King David has been brought back from the brink of despair by God who has rescued him. Exactly what was David’s sin or fall in the instance is unclear, but there are many to choose from in his life story in the history books of the Old Testament.
It is clear that God loved David and considered him a “man after his own heart” (Acts 13:22) and that is all the more reason for God to discipline David when he turned from God in his sin. David’s experience of his Father in Heaven is that he is just and merciful and that all of God’s discipline is necessary and helpful for following God and growing up into his likeness.
If you are experiencing God’s discipline and find yourself able to repent, then do it quickly. Or perhaps you are suffering while unaware of any sin on your part. God is merciful. Pray for deliverance, but pray also for your Father to complete whatever refining work he is doing in you through the trial.
Breaking Down the Key Parts of Psalm 30:5
#1 “For his anger lasts only a moment,”
A good father will be only as angry is as necessary to train the child. It is not the uncontrolled human emotion that God is expressing, but righteous indignation at sin and rebellion. God does not desire to stay angry, but to restore right relationship with his children. His anger in this context is expressed in his loving and effective discipline.
#2 “but his favor lasts a lifetime;
Even God’s discipline arises from his favor. David enjoys the faithful promises of God that he will bless his offspring forever. Indeed, his promise to David extends all the way forward to the eternal throne of his Son, Jesus Christ, the King of Kings and Lord of Lords. His favor for us in Christ is just as sure and just as eternal.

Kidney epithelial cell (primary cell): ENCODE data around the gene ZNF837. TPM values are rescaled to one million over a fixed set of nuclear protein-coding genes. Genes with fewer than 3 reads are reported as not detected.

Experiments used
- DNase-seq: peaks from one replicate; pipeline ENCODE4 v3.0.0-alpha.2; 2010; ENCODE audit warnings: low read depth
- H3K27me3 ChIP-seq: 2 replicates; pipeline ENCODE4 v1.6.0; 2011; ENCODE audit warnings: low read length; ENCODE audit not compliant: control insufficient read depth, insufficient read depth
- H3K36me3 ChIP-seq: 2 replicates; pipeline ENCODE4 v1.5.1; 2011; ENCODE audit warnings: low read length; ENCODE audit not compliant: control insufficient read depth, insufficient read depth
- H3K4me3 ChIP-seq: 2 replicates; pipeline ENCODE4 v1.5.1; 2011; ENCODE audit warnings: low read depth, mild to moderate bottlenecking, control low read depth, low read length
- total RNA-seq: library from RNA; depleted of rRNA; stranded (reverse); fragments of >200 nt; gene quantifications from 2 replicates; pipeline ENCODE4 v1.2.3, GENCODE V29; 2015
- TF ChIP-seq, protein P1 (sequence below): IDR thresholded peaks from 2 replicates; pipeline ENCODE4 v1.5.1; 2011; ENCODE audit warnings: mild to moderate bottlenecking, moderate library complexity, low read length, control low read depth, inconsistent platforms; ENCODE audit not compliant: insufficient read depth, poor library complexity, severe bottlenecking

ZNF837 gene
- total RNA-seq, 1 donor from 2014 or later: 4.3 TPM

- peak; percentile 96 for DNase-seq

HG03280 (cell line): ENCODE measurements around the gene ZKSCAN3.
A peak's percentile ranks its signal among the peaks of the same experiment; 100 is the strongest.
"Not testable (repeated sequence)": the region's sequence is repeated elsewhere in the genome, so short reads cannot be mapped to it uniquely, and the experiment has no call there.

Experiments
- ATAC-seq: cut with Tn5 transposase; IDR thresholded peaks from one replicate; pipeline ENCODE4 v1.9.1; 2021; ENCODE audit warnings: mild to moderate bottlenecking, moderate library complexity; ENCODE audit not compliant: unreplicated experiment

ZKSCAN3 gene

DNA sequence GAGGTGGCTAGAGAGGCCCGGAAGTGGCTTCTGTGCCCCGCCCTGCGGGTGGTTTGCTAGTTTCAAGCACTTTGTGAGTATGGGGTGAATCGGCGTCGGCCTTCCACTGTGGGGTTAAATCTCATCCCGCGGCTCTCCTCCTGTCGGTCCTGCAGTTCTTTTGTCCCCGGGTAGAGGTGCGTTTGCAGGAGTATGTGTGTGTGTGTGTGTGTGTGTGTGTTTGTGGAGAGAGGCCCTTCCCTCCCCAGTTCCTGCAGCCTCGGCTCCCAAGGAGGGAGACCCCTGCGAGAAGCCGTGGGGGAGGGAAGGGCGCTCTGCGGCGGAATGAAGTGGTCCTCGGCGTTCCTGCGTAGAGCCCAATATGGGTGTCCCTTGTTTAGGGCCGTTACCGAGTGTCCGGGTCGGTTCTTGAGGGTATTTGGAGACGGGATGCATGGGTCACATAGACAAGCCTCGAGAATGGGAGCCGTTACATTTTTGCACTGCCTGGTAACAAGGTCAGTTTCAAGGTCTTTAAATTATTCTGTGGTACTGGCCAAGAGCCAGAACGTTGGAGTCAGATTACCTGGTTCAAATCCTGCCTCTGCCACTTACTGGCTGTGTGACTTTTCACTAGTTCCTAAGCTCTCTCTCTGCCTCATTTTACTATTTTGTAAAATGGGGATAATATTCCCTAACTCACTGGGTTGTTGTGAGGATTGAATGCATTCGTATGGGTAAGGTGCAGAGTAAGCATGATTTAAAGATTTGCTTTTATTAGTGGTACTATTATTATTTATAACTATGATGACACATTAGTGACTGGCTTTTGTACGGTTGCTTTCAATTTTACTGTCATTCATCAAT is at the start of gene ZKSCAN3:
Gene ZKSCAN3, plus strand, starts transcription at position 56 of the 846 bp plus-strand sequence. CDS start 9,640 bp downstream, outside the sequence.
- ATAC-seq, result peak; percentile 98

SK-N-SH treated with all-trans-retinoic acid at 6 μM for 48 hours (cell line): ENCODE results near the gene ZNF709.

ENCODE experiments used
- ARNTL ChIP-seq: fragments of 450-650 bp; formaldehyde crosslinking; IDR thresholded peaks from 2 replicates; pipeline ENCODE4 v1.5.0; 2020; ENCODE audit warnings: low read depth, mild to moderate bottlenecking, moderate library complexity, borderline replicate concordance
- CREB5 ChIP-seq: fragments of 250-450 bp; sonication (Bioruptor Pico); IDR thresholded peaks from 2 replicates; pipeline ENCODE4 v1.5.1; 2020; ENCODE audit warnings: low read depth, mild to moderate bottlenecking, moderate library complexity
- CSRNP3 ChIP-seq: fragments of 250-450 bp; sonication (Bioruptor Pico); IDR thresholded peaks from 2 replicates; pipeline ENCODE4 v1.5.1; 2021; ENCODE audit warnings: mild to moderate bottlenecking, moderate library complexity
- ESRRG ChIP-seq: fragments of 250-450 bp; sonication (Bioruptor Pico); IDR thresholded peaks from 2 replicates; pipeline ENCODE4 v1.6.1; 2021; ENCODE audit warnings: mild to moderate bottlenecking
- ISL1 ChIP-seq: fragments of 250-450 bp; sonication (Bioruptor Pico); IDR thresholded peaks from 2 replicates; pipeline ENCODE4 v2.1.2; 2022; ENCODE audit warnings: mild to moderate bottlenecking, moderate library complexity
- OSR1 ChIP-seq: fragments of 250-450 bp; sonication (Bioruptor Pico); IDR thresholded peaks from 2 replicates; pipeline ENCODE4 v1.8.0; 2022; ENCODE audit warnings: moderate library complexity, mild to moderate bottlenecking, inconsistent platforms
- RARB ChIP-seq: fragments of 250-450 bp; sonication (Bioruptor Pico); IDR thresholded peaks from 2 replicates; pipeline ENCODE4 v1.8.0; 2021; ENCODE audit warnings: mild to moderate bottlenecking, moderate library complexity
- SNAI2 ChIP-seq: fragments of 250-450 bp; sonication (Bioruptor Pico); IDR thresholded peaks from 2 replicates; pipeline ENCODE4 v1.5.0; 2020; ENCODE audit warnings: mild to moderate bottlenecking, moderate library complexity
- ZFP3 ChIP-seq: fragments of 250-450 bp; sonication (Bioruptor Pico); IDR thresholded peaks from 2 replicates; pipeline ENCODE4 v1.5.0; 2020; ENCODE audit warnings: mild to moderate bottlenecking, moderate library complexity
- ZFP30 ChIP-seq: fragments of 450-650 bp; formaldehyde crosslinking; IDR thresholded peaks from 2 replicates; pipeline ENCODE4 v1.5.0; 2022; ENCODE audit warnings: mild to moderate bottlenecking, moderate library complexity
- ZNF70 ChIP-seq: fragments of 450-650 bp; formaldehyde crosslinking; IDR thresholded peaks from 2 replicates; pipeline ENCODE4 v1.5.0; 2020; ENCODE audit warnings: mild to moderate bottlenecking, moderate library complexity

#3 “weeping may stay for the night, but rejoicing comes in the morning.”
When you are in the pit of weeping, take heart that your weeping, when it is in proper sorrow for sin, will result in joy when the morning comes. The prophets don’t shy away from telling the truth of God’s judgment for sin, but they are also faithful to tell of God’s promises of restoration for his beloved bride, his Church (Amo 9:14; Hos 6:1; Isa 61:7).
We will experience dark times in this life. Sadness and fear come in abundance in this life. Tragedy is going to come into our lives’ it’s going to disrupt us in many ways. We may experience the death of a loved one. We may experience financial ruin, or just depression it that tends to overwhelm us. These things are just temporary; they don’t last forever. Anger doesn’t last forever. Sorrow doesn’t last forever. But what we see in this passage is that the suffering will be temporary. In this passage, we are promised that joy will surely come in the morning. We may be sad today, but tomorrow joy come! We can find tremendous hope and comfort in this verse. We can take heart that the pain we endure here is temporary, for God is faithful to see us through.
And we pray:
Father, Thank You for giving me joy in the morning. You give me hope that, no matter what I am going through, it is temporary. Though I may weep today, You will surely see me through. Amen.